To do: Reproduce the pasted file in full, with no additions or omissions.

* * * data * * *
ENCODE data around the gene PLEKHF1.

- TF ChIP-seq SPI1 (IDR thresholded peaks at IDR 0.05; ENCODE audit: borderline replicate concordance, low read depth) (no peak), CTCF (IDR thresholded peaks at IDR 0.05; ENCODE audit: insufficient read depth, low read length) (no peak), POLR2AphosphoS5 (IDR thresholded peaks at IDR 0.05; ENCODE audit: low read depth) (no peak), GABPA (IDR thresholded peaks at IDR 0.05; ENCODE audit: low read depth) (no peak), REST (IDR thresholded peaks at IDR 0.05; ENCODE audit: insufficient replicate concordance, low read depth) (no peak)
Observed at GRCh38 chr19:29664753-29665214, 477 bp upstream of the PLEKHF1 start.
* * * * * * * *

ENCODE data around the gene PLEKHF1.

- TF ChIP-seq SPI1 (IDR thresholded peaks at IDR 0.05; ENCODE audit: borderline replicate concordance, low read depth) (no peak), CTCF (IDR thresholded peaks at IDR 0.05; ENCODE audit: insufficient read depth, low read length) (no peak), POLR2AphosphoS5 (IDR thresholded peaks at IDR 0.05; ENCODE audit: low read depth) (no peak), GABPA (IDR thresholded peaks at IDR 0.05; ENCODE audit: low read depth) (no peak), REST (IDR thresholded peaks at IDR 0.05; ENCODE audit: insufficient replicate concordance, low read depth) (no peak)
Observed at GRCh38 chr19:29664753-29665214, 477 bp upstream of the PLEKHF1 start.